Article Published: 12/14/2022
Though the winter holidays can be a joyous time, it can be a difficult time for many people, including counselors and their clients who struggle during the season. Jessica Hendrix, MA, NCC, LPC, of Iron City Counseling in Alabama recently shared some special considerations when counseling during the holidays.
About 64% of people with mental illness say that the holiday season makes them feel worse, according to a study by the National Alliance on Mental Illness. Additionally, a 2021 poll conducted on behalf of the American Psychiatric Association (APA) found that Americans are five times more likely to report that their stress level increases during the holidays, and 47% of adults say they feel anxious because they miss family members.
There are a multitude of reasons for these heightened feelings—loneliness, grief, financial burdens, travel, and fatigue are all common stressors. Many deviate from usual routines, eating and drinking differently and perhaps exercising less because of busy schedules.
“Some of the most common holiday struggles I see often have to do with family issues,” Hendrix says. “The holidays represent a time where family can gather and spend time together, and this can be a very stressful time for clients re-entering a family dynamic that is unhealthy or has unresolved conflicts.
“Additionally, there are more demands during this time, and clients are striving to meet expectations of others, whether that is deciding where to gather, whom to invite, what to bring, how much to spend, getting the perfect gift, etc., which all contribute to an increased amount of stress,” Hendrix says. “Another struggle I commonly see are clients struggling with grief. The holiday season can bring to light more than ever the loss of a loved one. They are having to learn ways to cope with the pain of that loss and find a new normal.”
Planning can help prevent or relieve some of the pressure that the holiday season brings, she says.
“I try to remind my clients to check in with themselves regularly. It is incredibly important that they are paying attention to their needs and feeding those needs. If necessary, we develop an emotional safety plan that allows the client to identify triggers and warning signs while establishing a plan on ways to cope with each of these possibilities. In times of distress or despair it is a lot harder to think clearly, so if a client has already established a plan of action, it makes it a lot easier for them to navigate this difficult time.”
Hendrix says she also works with clients to help them set boundaries, find flexibility, focus on self-care such as diet and exercise, and ensure that they are reaching out for support when they need it.
Counselors are oftentimes struggling to balance many of these same challenges, which is why Hendrix says that self-care is also critical for counselors.
“Be aware of the signs and symptoms of compassion fatigue and burnout and assess how it might be manifesting in you. Make sure you are putting yourself first and not neglecting your own needs,” she says. “Create healthy boundaries professionally and personally to prevent overextending yourself. Reach out for support whether that is sharing with a colleague who understands your daily struggles or seeking professional help. And lastly, take time for yourself if that is what is needed.”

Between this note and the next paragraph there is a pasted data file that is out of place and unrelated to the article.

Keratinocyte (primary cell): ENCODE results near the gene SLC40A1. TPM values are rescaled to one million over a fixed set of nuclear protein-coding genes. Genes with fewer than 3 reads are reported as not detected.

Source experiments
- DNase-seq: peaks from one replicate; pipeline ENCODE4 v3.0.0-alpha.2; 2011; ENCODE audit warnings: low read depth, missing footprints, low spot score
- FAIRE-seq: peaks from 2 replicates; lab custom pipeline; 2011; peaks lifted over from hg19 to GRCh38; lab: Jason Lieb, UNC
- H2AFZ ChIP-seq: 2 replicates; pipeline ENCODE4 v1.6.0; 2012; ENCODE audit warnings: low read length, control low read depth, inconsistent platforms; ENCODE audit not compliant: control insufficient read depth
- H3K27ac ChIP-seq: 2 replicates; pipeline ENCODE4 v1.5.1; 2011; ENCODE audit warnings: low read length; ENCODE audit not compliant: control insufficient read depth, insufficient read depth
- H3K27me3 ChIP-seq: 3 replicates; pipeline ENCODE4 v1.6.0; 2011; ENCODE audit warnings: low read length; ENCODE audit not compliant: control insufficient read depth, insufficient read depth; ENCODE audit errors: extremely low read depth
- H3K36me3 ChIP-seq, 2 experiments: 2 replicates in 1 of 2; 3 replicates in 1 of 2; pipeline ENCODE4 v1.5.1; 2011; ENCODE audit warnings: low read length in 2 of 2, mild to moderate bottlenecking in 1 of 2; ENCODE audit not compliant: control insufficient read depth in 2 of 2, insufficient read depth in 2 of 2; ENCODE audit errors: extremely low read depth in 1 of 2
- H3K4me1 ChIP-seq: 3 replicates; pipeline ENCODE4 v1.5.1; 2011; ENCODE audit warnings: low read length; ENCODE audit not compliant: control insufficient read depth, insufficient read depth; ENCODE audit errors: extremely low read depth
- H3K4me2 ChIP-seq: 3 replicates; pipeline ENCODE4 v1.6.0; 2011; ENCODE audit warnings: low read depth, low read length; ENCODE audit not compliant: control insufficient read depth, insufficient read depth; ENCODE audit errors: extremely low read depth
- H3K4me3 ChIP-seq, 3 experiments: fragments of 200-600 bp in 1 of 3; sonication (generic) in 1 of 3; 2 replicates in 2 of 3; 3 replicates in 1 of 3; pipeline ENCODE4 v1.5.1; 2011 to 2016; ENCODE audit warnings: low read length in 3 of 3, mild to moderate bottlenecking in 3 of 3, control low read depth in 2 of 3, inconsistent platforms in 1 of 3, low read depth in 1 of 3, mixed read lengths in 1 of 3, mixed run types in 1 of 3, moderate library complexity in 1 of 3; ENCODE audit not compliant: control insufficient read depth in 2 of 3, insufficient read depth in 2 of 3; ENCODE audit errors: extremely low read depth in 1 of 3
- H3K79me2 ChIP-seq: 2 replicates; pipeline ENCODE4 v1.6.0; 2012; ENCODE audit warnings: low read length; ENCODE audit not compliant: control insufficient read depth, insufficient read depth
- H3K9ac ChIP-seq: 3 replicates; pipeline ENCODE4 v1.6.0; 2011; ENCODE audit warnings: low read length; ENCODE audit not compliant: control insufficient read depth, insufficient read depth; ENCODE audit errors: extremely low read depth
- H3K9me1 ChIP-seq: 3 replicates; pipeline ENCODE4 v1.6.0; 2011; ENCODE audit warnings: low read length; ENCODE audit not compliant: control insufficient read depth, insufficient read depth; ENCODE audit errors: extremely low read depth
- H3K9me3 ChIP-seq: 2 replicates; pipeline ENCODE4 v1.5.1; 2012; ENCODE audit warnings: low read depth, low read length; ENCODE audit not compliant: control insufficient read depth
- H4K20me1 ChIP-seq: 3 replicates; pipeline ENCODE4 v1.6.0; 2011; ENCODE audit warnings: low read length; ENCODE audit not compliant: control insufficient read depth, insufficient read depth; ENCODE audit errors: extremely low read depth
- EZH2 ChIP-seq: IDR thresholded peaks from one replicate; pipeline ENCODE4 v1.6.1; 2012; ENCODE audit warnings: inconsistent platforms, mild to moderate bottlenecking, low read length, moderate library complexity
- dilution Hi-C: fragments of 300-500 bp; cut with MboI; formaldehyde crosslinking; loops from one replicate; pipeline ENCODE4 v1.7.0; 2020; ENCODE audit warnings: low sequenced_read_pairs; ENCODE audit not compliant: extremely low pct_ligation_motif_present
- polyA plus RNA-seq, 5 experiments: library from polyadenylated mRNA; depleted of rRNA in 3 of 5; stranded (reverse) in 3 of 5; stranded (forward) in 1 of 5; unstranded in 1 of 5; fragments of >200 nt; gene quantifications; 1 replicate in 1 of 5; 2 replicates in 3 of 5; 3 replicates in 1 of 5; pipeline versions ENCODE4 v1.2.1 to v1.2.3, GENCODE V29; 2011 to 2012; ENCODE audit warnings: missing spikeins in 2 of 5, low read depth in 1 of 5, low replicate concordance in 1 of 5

Prioritizing what truly matters to you rather than trying to re-create the ideal scenario we see in movies and television programs may help alleviate some of the holiday stress that many of us experience.
“Instead of striving for the ‘perfect holiday’ and getting overwhelmed with all the ‘have tos’ or ‘shoulds,’ give yourself permission to focus on what’s really important to you during this time (happiness, being with family, gratitude),” Hendrix says. “Once you have decided what you want the holidays to mean to you, take action to protect that by letting go of the tasks or obligations that take away from this new perspective.”
It is important to not diminish the experience of clients as they navigate through this time. What is commonly thought of as “the holiday blues” may actually be seasonal affective disorder (SAD), which are not the same.
“The ‘holiday blues’ has to do with the psychological conflicts that holidays can pose on people, and it only lasts a couple of weeks surrounding the holiday season,” she says. “People who suffer from SAD are suffering from clinical depression that lasts much longer than the holidays and is not a direct result from obvious seasonal stressors. Also, people suffering from SAD are more likely to see physical changes such as in eating, sleeping, and energy level.”
As we navigate our work, family lives, and social obligations this holiday season, Hendrix shares a few words of advice for fellow counselors: “Be kind to yourself and live in the present.”
Jessica Hendrix, MA, NCC, LPC, is a Licensed Professional Counselor. She received a master’s degree in clinical mental health from the University of Alabama at Birmingham and is also a National Certified Counselor.
Copyright ©2023 National Board for Certified Counselors, Inc. and Affiliates | All rights reserved.